- Share your challenges. Is the economic downturn causing breaks or bottlenecks in your supply chain that are causing delivery delays? Has heightened interest in your organization meant a slow web server or site outages? Be the first to tell that story to your readers, before they hear it from others or experience it themselves; they’ll appreciate the candor, and respond well to your lack of defensiveness.
- Anticipate the risks of openness: backlash, criticism and tough questions. Plan in advance for how you can deal with them, so a brief spark doesn’t have the time to flare into something more destructive.
- “Open” doesn’t mean “floodgates”. You probably have reams of data you could share on your blog, from the cafeteria’s daily specials to the new guidelines for office allocation. Be judicious, and choose the information that will mean the most to the people you want to reach.
- If you have an especially thorny problem, consider throwing it open to your readers. Be very clear about the kind of help you’d like, so you can focus their contributions and ideas where they’ll actually be useful.
- When the time comes to make a decision that affects your readers, use your blog as consult them
- See if you can make your organization’s logo and wordmark available for reuse (perhaps under a Creative Commons license), and post them to your blog. Invite your readers to use them, even to remix them, when they’re talking about your organization. Do the same with photos of your organization’s leadership, audio and video clips of products or services in action, and other digital assets that your readers can run with.
- Do at least as much listening as talking, and build the reflex of responding with access. If you’re seeing a lot of blog chatter or reading a lot of comments about a particular issue, find ways to open up around it – by exposing some of your internal conversations about the issue, for example, or inviting a conversation between your readers and some of your organization’s key people.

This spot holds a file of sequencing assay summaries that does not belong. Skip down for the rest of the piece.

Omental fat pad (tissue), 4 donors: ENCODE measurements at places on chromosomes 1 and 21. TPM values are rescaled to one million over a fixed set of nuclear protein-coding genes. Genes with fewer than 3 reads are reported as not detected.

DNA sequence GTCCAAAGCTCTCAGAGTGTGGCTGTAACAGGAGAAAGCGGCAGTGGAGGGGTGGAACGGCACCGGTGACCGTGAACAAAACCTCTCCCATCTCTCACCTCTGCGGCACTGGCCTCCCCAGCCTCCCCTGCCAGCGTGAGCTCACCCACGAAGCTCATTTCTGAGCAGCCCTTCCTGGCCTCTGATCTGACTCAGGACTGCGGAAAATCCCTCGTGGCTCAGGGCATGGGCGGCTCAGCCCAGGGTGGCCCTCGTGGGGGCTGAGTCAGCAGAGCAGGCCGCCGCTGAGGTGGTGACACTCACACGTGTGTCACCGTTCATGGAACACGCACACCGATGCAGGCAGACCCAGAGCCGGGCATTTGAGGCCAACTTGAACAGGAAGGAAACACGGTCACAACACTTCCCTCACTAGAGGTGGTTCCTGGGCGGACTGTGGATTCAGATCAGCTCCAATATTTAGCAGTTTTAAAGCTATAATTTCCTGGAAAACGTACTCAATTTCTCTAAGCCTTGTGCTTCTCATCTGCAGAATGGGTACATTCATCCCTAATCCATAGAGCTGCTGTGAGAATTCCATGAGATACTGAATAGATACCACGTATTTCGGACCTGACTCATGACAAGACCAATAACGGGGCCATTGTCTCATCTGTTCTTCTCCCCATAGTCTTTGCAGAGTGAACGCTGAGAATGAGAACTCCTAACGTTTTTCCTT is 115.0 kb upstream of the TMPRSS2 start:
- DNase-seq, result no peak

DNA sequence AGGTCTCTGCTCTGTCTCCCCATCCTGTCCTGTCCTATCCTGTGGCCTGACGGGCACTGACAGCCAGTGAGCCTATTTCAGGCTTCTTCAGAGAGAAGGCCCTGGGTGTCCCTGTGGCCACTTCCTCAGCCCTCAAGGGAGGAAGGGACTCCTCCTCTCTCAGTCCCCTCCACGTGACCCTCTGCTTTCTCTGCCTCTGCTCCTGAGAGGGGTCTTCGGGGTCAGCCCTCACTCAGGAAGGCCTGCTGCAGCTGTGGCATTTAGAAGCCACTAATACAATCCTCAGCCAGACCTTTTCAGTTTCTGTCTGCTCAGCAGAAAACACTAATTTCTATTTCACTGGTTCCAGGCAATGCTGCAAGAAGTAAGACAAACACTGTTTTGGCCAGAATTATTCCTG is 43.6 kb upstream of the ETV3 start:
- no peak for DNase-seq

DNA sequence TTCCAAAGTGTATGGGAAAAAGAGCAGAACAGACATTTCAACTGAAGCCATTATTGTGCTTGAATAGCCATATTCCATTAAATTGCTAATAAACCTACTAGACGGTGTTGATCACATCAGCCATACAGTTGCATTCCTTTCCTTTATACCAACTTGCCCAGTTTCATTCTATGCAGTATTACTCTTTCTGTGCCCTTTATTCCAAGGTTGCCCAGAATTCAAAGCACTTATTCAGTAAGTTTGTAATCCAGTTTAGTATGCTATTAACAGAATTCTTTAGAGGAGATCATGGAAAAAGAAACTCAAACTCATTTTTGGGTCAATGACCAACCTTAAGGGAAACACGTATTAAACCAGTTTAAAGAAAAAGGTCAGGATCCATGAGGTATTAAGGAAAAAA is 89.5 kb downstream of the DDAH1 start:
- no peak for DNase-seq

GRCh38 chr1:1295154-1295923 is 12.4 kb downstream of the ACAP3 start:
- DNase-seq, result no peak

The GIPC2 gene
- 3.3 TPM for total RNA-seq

- Look for ways to bring people inside – not just virtually, but in the physical world. Hold a real-world meetup in your offices, for example, or a townhall with your organization’s key leaders. And complete the circle by linking it back to the online world – for instance, via a Twitter feed or liveblog of the conversation.
You’ll know that openness is starting to pay off when:
- Your research and monitoring show an increase in public perception and description of your organization as open, accessible and accountable.
- Ideas from your blog’s readers start getting discussed in your organization, and taken seriously.
- Your organization steps back from the brink of a bad decision because of concern over how it will be received in the community. And your organization takes a courageous good decision for exactly the same reason.
- Internal collaboration starts to cut across silos, as the culture of openness soaks in.
- People in your organization start to approach you with things they’d like to ask or share with your readers.